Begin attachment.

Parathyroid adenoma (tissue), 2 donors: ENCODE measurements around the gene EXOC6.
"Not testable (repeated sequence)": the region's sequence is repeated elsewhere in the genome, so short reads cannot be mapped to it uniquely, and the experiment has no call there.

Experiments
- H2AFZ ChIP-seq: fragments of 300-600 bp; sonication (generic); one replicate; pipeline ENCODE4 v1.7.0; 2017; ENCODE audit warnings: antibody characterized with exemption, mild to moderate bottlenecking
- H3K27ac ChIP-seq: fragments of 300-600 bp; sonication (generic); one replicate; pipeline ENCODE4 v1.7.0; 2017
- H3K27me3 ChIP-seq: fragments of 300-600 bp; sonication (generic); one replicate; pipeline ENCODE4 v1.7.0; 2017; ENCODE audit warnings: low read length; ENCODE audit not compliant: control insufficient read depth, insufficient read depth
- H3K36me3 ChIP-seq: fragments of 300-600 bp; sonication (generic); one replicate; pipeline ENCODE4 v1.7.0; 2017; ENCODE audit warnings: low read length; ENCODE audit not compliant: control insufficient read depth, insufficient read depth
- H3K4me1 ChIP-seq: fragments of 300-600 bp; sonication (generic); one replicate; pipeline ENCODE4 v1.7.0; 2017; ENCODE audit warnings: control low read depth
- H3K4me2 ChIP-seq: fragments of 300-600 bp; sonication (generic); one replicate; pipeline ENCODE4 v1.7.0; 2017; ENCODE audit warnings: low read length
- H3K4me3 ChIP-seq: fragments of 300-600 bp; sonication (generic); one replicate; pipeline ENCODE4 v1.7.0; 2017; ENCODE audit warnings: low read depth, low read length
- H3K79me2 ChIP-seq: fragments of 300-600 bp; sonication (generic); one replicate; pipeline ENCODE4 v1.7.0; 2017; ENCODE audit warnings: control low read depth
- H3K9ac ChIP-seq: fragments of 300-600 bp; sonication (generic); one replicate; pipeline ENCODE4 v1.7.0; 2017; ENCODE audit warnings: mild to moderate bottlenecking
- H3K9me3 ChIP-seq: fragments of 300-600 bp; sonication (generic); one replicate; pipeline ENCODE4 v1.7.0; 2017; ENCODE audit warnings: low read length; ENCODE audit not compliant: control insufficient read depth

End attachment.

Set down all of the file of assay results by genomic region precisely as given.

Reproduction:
Parathyroid adenoma (tissue), 2 donors: ENCODE measurements around the gene EXOC6.
"Not testable (repeated sequence)": the region's sequence is repeated elsewhere in the genome, so short reads cannot be mapped to it uniquely, and the experiment has no call there.

Experiments
- H2AFZ ChIP-seq: fragments of 300-600 bp; sonication (generic); one replicate; pipeline ENCODE4 v1.7.0; 2017; ENCODE audit warnings: antibody characterized with exemption, mild to moderate bottlenecking
- H3K27ac ChIP-seq: fragments of 300-600 bp; sonication (generic); one replicate; pipeline ENCODE4 v1.7.0; 2017
- H3K27me3 ChIP-seq: fragments of 300-600 bp; sonication (generic); one replicate; pipeline ENCODE4 v1.7.0; 2017; ENCODE audit warnings: low read length; ENCODE audit not compliant: control insufficient read depth, insufficient read depth
- H3K36me3 ChIP-seq: fragments of 300-600 bp; sonication (generic); one replicate; pipeline ENCODE4 v1.7.0; 2017; ENCODE audit warnings: low read length; ENCODE audit not compliant: control insufficient read depth, insufficient read depth
- H3K4me1 ChIP-seq: fragments of 300-600 bp; sonication (generic); one replicate; pipeline ENCODE4 v1.7.0; 2017; ENCODE audit warnings: control low read depth
- H3K4me2 ChIP-seq: fragments of 300-600 bp; sonication (generic); one replicate; pipeline ENCODE4 v1.7.0; 2017; ENCODE audit warnings: low read length
- H3K4me3 ChIP-seq: fragments of 300-600 bp; sonication (generic); one replicate; pipeline ENCODE4 v1.7.0; 2017; ENCODE audit warnings: low read depth, low read length
- H3K79me2 ChIP-seq: fragments of 300-600 bp; sonication (generic); one replicate; pipeline ENCODE4 v1.7.0; 2017; ENCODE audit warnings: control low read depth
- H3K9ac ChIP-seq: fragments of 300-600 bp; sonication (generic); one replicate; pipeline ENCODE4 v1.7.0; 2017; ENCODE audit warnings: mild to moderate bottlenecking
- H3K9me3 ChIP-seq: fragments of 300-600 bp; sonication (generic); one replicate; pipeline ENCODE4 v1.7.0; 2017; ENCODE audit warnings: low read length; ENCODE audit not compliant: control insufficient read depth